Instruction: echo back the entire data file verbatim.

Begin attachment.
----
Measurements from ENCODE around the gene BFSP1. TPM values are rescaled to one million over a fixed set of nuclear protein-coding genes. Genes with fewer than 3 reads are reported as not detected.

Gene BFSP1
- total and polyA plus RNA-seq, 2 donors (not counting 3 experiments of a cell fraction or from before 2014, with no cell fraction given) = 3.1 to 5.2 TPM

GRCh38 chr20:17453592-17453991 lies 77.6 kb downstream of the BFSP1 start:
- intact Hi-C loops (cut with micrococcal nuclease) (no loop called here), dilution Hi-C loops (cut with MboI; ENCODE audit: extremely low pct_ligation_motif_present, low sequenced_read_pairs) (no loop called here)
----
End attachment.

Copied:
Measurements from ENCODE around the gene BFSP1. TPM values are rescaled to one million over a fixed set of nuclear protein-coding genes. Genes with fewer than 3 reads are reported as not detected.

Gene BFSP1
- total and polyA plus RNA-seq, 2 donors (not counting 3 experiments of a cell fraction or from before 2014, with no cell fraction given) = 3.1 to 5.2 TPM

GRCh38 chr20:17453592-17453991 lies 77.6 kb downstream of the BFSP1 start:
- intact Hi-C loops (cut with micrococcal nuclease) (no loop called here), dilution Hi-C loops (cut with MboI; ENCODE audit: extremely low pct_ligation_motif_present, low sequenced_read_pairs) (no loop called here)